Uncontrolled mimesis is outlawed. The angel with the fiery sword who drove man out of paradise and onto the path of technical progress is the very symbol of that progress. For centuries, the severity with which the rulers prevented their own followers and the subjugated masses from reverting to mimetic modes of existence, starting with the religious prohibition on images, going on to the social banishment of actors and gypsies, and leading finally to the kind of teaching which does not allow children to behave as children, has been the condition of civilization (cited in Taussig 1993: 215, 219).
Against this procession, he presents a vision that is also, at times,2 consonant with some of the ideas of his Frankfurt School predecessors. When Taussig describes mimesis as invoking an “optical tactility, plunging us into the plane where the object world and the visual copy merge” (35), or when he invokes the possibilities of “mimetic excess” (“mimetic self-awareness,” (252, discussed further below), his position resonates with Adorno’s description of the mimetic faculty as enabling what he calls “vital experiences” (lebendige Erfahungen), by which creative artistic production and encounters with its products mobilize mimetic capacities to make it “possible for reality to absorb into itself the utopian promise of art and change itself” (Gebauer and Wulf 1995: 268; see also Gunster 2004).
Taussig invokes previous work on the ‘mimetic faculty’ in light of an analysis of ethnographic material describing the cultural worldview and practices of the Cuna Indians of San Blas, Panama. The latter, he suggests, conceive of “two levels of reality, spiritual and substantial […] seen as distinct yet complementary” (121). Thus, the worldview of the Cuna invokes a kind of “magical mimesis” by which “working on the copy, in this case the ‘spiritual copy’ is meant to effect the ‘original,’ in this case the substantial body” (ibid), as in the case of curative ritual and song in the Cuna tradition. Magical practices, such as the carving and ritual treatment of wooden figurines (which, at least since the 19th century, tend to resemble Europeans) for curative purposes, evoke the notion of “a secret sympathy” between objects and humans described by Frazer (1922: 138), “a kind of mimetic network of reciprocal influence” (Potolsky 2006: 138). Frazer, for his part, characterized such ‘sympathetic magic’ as mere superstition. Yet Taussig finds this aspect of Cuna cosmology doubled in the affective notion of the ‘uncanny’ in Freud (as the “secretly familiar,” a return of the repressed familiarity of the womb) which he evokes alongside the Cuna view of reality as “a façade behind which the spiritual doubles are active” (125) – with the thought-provoking caveat that the Cuna “Origin Histories (equivalent to a thing’s soul/psyche)” (ibid) trace the whole world, rather than the individual self, to such a point of origin.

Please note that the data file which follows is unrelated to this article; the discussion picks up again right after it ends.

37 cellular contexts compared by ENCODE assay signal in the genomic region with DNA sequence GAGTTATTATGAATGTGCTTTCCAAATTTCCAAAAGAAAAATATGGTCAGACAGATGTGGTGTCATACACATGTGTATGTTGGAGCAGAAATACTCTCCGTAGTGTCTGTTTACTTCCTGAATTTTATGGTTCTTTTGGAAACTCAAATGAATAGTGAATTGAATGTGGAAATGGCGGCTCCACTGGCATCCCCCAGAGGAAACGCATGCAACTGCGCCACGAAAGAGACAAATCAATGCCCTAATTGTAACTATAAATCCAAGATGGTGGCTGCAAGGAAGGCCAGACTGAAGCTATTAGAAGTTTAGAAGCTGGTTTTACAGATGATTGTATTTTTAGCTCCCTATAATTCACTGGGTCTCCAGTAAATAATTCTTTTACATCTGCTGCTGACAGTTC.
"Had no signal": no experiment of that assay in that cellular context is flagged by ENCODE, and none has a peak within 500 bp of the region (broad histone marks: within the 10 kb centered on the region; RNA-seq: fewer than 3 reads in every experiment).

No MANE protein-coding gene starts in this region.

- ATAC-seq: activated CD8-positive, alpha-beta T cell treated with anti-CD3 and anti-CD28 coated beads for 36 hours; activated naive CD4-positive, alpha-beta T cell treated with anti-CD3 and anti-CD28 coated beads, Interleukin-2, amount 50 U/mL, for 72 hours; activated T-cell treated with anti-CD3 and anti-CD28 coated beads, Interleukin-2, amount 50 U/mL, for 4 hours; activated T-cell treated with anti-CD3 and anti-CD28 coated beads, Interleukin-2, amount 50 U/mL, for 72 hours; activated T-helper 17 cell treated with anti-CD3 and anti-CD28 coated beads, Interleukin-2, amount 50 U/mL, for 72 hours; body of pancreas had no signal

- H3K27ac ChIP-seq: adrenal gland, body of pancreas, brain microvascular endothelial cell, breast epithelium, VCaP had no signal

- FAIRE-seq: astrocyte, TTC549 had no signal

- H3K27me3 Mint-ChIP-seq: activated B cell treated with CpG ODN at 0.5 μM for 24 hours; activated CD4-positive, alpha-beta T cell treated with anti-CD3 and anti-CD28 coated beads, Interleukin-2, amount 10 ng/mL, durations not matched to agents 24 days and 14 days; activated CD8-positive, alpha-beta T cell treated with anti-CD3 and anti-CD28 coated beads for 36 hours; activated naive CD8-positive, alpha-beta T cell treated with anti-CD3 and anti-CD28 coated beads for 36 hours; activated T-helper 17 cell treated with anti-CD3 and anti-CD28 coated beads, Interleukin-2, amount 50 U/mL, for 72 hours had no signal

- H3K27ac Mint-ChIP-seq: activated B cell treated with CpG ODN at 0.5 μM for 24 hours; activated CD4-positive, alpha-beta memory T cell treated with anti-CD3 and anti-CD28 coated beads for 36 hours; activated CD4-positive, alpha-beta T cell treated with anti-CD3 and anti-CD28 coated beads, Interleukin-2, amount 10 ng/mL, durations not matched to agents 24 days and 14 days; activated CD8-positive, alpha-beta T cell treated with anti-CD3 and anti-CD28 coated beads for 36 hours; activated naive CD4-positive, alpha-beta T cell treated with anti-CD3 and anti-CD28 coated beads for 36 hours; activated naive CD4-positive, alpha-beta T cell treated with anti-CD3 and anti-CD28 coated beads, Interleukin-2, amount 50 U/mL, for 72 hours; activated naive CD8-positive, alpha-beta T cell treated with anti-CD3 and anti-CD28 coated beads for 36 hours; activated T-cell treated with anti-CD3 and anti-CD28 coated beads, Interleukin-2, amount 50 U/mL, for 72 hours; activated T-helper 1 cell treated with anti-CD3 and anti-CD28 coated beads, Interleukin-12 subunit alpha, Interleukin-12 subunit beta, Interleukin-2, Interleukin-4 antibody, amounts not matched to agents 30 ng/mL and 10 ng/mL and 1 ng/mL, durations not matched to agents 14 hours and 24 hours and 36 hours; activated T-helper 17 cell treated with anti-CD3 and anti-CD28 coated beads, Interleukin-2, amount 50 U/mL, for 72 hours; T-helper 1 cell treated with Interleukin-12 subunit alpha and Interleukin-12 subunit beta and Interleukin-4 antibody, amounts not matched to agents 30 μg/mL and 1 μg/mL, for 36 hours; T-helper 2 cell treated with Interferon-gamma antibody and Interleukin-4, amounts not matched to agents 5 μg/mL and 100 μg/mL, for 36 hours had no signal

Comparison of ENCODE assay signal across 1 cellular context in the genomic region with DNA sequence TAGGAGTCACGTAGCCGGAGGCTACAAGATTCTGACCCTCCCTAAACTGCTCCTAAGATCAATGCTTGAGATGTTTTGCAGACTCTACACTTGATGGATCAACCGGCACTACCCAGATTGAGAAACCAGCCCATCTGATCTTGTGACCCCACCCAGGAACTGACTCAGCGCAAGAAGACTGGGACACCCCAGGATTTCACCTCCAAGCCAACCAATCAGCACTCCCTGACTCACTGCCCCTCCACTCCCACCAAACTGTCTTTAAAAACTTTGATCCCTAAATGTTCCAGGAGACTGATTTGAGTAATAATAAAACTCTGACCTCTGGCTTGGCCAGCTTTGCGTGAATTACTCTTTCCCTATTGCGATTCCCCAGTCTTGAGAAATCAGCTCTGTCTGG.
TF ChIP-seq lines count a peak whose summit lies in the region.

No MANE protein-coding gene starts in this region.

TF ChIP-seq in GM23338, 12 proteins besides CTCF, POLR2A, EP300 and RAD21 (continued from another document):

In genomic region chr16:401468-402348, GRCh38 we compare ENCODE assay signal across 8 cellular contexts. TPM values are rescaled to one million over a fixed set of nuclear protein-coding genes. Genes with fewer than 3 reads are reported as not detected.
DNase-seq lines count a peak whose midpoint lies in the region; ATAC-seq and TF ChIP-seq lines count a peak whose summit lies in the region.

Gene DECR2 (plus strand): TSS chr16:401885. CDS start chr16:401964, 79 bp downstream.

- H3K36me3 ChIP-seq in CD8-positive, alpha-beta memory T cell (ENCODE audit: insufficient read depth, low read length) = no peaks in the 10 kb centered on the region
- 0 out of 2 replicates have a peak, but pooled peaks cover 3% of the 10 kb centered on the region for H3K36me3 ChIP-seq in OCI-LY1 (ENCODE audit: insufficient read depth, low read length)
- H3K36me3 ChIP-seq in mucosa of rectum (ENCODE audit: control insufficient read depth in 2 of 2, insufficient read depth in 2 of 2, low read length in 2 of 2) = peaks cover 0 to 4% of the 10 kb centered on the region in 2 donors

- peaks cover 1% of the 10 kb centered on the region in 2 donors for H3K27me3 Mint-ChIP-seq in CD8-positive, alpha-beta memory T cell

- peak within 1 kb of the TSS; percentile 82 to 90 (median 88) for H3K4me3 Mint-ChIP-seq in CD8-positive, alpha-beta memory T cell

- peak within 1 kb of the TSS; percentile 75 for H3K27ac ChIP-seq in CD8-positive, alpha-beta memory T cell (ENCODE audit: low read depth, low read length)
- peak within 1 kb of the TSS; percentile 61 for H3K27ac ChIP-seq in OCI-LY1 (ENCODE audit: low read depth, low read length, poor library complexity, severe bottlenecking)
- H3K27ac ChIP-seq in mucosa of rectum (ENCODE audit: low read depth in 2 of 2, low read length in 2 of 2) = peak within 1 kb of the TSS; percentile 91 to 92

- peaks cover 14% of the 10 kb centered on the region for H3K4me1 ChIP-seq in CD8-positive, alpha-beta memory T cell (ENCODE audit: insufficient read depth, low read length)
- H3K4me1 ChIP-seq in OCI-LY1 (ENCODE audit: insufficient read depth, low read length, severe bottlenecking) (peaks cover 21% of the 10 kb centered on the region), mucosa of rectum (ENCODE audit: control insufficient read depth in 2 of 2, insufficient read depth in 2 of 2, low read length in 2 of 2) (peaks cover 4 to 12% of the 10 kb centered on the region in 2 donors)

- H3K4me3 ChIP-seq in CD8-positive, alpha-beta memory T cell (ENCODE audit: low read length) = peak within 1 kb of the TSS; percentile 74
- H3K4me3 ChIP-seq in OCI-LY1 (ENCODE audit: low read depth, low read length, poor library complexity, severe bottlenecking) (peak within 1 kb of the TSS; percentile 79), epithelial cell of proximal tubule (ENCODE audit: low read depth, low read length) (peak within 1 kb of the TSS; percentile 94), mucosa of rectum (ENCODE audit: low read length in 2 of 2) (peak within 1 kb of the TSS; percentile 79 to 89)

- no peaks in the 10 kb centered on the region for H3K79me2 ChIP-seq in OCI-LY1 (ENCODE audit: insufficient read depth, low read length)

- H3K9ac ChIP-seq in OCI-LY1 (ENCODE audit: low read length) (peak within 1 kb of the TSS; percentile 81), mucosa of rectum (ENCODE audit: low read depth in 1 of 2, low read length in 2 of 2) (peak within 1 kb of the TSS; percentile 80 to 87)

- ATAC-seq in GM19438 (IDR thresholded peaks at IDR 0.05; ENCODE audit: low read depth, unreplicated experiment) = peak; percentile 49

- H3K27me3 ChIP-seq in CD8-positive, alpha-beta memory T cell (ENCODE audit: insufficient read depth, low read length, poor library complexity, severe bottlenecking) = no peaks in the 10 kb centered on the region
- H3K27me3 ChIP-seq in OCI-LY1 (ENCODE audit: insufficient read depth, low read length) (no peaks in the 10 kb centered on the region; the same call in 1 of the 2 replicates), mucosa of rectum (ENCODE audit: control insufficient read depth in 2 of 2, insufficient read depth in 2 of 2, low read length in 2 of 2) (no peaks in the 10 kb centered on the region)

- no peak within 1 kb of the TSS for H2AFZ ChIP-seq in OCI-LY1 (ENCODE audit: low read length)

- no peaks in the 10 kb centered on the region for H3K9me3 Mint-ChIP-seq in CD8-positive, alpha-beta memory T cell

In his examinations of Cuna ethnography, Taussig notes the practices of appropriation and adaptive (creative or playful) representation of Western images and products in everyday life, in their cosmologies, and materially – for example, in the practice of mola making. The production of mola, elaborate cloth prints on blouses or head coverings, which incorporate all manner of technological artefacts, images from popular culture and trademarks of Western origin in their visual design (suggesting that these “excite the Indian’s imagination” (228)), generated what turned out to be a hot commodity in Western folk art markets – an interesting case of cross-cultural exchange. In a passage evoking a further connection between the cultural practices of the Cuna and their mimetic relations with western commodity-images, Taussig discusses ethnographic accounts of Cuna ritually burning illustrations from trade catalogues and spreading the ashes as a curative. This act “released the soul of the pictures, thus forming,” in the words of one ethnographer, “a vast shopping emporium,” the result of which was that “the evil spirits that were congregating upon a house got so busy looking at all the wonderful things contained in that store that they had no time to spare for [bothering] the sick person” (ibid: 134-135). Thus, the commodities of the West are accorded a special significance (the Cuna ‘kingdom of the dead’ is characterized as replete with Western commodities, the “Indian rich and the white man poor” (133)), but, as Taussig puts it, “[i]t’s as if some perversely nostalgic logic applies wherein the spirit-form can only exist as an active agent through the erasure of its material form” (135). This only serves to foreground the effect by which the “object, be it a commodity or fetish,” (and not just for the Cuna), “spills over its referent and suffuses its component parts with an ineffable radiance” (233).
Taussig goes on to reiterate his definition of “the mimetic faculty” as “the nature that culture uses to create second nature” (233), an echo of a more comprehensive version he employs earlier, which describes it as